Bethink thee how the world did wait, And search for thee, through time and clime. Some gave up home and love of friends, And went in quest of thee, self-banished, Through dreary oceans, through primeval forests,

 

Each step a struggle for their life or death; Then came the day when work bore fruit, And worship, love, and sacrifice, Fulfilled, accepted, and complete. Then thou, propitious, rose to shed The light of Freedom on mankind.

 

Move on, O Lord, in thy resistless path! Till thy high noon o’erspreads the world. Till every land reflects thy light, Till men and women, with uplifted head, Behold their shackles broken, and Know, in springing joy, their life renewed! (5.440).
How did Swami Vivekananda appear when he read out this poem to his American disciples as a pleasant surprise on the anniversary of the American Declaration of Independence in Kashmir? The swami’s greatness lay in his not resting on the success. One decade of intense activity followed this day in Kashmir, and how much power was packed in those few years! One trembles with astonishment and joy meditating upon this personality. One gains in the process without fail. Swami Nikhilananda reports that nothing could deter Swami Vivekananda even when he was not in good health. Thus, when he returned to Belur Math after his second visit to the West on 9 December 1900, already it was night. The gate of the monastery was locked, for dinner was being served. But the swami simply scaled the gate and went in to join his people. Ah, the joy that must have flowed around in the dining hall at that time!

 

So much strength, power, energy! Also a heart that was softer than a flower. We have innumerable instances of his love for all humanity and his disciples in particular. No one was rejected by him. Workers for the Mission came from near and far, and they stayed. There were many foreign friends of India who strove to create the new India as the first step to create the new world. Such was his inspiration, and inspiration that carries on even after his withdrawal from the physical. Concluding his biography with the offering of Swami Vivekananda’s mortal frame to Agni, the fire god, Swami Nikhilananda quotes Swamiji’s message, which nullifies the phenomenon of death itself: ‘It may be that I shall find it good to get outside of my body—to cast it off like a disused garment. But I shall not cease to work! I shall inspire men everywhere, until the world shall know that it is one with God’ (5.141). ‘May I be born again and again, and suffer thousands of miseries so that I may worship the only God that exists, the only God I believe in, the sum total of all souls’ (5.137).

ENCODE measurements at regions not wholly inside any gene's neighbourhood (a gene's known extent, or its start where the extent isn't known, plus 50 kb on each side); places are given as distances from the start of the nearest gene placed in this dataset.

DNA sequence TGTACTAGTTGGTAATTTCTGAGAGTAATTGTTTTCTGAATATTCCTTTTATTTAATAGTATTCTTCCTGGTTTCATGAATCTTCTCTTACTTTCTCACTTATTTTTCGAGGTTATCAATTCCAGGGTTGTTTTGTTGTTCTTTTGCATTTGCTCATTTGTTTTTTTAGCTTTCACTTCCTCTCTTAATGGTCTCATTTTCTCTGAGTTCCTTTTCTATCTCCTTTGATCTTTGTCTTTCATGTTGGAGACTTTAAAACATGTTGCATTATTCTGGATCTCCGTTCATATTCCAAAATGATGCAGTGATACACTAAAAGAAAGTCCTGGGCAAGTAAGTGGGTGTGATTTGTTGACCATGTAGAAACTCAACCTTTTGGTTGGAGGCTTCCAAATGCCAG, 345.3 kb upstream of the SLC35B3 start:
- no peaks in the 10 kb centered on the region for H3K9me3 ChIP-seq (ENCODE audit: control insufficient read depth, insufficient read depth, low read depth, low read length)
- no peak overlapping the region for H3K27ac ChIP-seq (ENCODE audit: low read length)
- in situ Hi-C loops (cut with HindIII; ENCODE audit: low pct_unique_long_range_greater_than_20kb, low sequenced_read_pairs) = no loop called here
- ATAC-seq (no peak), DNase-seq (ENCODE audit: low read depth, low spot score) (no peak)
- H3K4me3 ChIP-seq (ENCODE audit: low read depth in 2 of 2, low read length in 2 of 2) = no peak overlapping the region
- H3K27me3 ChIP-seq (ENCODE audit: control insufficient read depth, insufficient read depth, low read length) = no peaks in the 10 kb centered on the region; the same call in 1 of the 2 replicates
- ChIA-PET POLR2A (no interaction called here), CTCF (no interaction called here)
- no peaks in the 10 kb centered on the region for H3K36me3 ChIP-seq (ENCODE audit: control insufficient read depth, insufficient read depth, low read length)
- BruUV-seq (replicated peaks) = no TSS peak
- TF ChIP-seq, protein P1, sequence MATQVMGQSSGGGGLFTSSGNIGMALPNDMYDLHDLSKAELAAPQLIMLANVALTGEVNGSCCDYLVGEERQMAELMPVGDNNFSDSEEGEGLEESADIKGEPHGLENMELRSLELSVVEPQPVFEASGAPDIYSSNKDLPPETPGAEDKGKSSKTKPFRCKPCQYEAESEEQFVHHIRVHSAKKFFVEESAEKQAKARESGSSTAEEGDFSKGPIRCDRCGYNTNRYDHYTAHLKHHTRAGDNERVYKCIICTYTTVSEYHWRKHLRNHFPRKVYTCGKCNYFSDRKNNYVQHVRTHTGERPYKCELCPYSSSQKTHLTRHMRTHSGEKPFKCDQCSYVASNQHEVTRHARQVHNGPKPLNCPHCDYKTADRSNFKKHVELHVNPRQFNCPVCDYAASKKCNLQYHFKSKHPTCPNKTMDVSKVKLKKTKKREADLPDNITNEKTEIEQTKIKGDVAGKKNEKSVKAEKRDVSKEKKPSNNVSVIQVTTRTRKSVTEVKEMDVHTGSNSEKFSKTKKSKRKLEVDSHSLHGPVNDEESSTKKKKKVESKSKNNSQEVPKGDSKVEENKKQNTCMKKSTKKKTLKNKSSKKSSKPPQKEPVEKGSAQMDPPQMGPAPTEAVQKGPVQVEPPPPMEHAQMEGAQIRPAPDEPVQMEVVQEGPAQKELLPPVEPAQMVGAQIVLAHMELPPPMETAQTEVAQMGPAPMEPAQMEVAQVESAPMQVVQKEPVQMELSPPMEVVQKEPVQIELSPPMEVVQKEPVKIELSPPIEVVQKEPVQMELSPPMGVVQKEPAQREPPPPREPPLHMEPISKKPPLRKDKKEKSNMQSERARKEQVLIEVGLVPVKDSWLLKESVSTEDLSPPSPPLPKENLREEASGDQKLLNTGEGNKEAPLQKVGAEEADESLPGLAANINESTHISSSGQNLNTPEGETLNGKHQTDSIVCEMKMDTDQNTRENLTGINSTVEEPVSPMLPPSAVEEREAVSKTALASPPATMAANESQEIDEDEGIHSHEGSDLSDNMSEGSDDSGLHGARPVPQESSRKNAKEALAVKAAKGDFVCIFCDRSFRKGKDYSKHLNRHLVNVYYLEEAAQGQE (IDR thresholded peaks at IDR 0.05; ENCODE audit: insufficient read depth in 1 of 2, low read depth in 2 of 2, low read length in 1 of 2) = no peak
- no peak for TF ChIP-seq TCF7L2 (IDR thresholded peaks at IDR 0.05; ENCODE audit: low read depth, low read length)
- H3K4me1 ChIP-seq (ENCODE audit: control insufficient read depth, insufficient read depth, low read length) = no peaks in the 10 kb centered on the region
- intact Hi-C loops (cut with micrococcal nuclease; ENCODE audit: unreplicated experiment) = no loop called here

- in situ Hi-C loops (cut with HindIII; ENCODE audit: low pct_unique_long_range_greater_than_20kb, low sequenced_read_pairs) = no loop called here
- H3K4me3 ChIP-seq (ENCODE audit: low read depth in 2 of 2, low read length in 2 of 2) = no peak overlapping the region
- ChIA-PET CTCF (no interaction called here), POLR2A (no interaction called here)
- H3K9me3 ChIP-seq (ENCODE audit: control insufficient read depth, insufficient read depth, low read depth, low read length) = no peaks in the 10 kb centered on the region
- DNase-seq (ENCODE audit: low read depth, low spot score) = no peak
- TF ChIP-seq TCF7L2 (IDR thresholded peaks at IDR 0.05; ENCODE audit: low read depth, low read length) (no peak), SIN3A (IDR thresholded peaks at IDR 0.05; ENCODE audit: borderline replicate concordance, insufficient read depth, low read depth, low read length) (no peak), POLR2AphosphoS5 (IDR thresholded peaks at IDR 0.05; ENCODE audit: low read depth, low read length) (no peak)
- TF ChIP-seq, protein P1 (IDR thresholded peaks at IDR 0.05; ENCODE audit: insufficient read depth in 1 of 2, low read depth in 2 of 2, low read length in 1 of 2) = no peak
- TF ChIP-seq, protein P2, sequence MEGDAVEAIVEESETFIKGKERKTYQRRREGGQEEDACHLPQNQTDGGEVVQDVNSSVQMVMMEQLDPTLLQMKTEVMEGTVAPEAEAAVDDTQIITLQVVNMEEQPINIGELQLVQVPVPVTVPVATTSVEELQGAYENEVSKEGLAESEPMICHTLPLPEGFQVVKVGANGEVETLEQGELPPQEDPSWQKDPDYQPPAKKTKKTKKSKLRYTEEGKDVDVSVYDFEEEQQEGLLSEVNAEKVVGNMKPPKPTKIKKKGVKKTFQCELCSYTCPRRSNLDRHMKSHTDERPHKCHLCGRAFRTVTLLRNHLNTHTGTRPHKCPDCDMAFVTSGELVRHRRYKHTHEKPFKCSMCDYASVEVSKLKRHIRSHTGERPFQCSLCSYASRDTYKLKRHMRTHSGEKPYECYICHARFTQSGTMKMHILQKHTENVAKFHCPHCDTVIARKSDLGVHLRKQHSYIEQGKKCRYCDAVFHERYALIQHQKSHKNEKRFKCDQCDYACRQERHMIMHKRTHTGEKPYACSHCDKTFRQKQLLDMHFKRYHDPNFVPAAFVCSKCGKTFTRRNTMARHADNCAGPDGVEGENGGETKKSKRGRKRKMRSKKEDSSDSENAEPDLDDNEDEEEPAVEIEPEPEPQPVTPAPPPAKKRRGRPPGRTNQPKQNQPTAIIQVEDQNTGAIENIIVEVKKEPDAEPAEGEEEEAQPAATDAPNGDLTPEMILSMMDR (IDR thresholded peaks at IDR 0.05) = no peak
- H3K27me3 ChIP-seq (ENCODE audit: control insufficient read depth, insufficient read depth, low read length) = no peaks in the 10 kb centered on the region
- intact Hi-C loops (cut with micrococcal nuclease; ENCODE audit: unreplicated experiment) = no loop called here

That spiritual Power continues to be very much a Presence even today.

 

(Source: Prabuddha Bharatha Special Edition January 2014)

 

Note and References

1. From Sri Aurobindo, Savitri, Book I, Canto 4.
2. Bhagavadgita, 4.7–8; translation by Swami Swarupananda.
3. Sister Nivedita, ‘Notes of some Wanderings with the Swami Vivekananda’, in The Complete Works of Swami Vivekananda, 9 vols (Calcutta: Advaita Ashrama, 1–8, 1989; 9, 1997), 9.341.
4. Swami Chidatmananda, ‘A Nation Builder’, Prabuddha Bharata, 67/3 (March 1962), 90.
5. Complete Works, 1.3–4.
6. Owen Meredith was the pseudonym used by Edward Robert Bulwer-Lytton, who was Viceroy of India between 1876 and 1880. It was he who as Viceroy read out the proclamation declaring Queen Victoria as the Empress of India.
His poems were very popular in his time, and it need not surprise us if Swami Vivekananda’s teachers had brought Owen Meredith’s poems to the attention of their brilliant student.
7. ‘The Boy and the Ring’, in Owen Meredith, New Poems (Boston: James R Osgood, 1875), 233.
8. Complete Works, 1.4.
By |2018-06-12T12:13:04+00:00June 6th, 2018|Prabuddha Bharata, Public Articles|0 Comments

About the Author:

Literary critic, translator, author, and researcher from Srirangam, Tamil Nadu